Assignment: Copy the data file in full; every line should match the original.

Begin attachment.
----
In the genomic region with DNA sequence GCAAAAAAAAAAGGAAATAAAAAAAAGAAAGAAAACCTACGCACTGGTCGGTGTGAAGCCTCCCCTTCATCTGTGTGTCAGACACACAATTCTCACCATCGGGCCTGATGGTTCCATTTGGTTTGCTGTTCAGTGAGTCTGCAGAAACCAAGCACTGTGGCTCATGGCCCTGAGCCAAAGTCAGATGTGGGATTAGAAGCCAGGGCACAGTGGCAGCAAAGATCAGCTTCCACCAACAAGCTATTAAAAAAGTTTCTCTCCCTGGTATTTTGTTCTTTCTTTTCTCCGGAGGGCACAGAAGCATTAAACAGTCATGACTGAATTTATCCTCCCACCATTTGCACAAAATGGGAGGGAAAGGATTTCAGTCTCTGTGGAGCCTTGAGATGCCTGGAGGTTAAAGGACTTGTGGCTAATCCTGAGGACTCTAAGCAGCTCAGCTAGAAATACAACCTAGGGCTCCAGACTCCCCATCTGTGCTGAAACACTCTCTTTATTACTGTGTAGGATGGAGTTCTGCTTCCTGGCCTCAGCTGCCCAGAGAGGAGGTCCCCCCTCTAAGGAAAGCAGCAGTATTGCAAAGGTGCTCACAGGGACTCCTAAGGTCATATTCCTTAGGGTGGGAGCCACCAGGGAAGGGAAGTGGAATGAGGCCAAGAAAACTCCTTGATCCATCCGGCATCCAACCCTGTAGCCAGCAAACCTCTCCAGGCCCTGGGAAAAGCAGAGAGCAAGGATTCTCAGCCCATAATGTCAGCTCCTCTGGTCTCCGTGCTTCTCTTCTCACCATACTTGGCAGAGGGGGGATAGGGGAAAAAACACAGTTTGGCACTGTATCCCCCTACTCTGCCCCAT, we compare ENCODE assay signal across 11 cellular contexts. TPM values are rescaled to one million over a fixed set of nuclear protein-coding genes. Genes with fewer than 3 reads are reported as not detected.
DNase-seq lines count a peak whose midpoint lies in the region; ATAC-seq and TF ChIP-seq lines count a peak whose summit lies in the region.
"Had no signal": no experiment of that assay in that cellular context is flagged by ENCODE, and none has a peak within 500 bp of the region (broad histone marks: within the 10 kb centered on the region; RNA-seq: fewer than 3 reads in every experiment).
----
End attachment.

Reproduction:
In the genomic region with DNA sequence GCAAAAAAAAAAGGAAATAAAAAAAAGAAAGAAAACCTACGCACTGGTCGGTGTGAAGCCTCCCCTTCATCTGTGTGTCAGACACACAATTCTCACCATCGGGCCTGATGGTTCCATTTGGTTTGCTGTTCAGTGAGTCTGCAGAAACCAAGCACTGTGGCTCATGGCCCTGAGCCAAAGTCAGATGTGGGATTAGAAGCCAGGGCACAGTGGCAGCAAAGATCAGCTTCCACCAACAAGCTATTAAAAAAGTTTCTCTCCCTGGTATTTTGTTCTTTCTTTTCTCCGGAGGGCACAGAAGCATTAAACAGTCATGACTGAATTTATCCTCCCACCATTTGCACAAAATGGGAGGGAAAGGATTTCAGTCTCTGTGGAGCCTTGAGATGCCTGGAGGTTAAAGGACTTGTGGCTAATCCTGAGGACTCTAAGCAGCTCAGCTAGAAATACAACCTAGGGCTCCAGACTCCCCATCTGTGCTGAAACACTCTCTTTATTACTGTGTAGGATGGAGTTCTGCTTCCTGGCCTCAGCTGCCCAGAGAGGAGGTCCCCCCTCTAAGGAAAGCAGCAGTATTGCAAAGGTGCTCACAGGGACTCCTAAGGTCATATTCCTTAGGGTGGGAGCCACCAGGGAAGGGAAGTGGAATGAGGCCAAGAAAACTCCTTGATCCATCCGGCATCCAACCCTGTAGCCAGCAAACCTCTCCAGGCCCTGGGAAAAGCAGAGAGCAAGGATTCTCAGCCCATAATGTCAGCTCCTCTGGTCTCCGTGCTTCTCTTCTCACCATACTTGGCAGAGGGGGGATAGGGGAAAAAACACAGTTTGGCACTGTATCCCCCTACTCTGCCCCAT, we compare ENCODE assay signal across 11 cellular contexts. TPM values are rescaled to one million over a fixed set of nuclear protein-coding genes. Genes with fewer than 3 reads are reported as not detected.
DNase-seq lines count a peak whose midpoint lies in the region; ATAC-seq and TF ChIP-seq lines count a peak whose summit lies in the region.
"Had no signal": no experiment of that assay in that cellular context is flagged by ENCODE, and none has a peak within 500 bp of the region (broad histone marks: within the 10 kb centered on the region; RNA-seq: fewer than 3 reads in every experiment).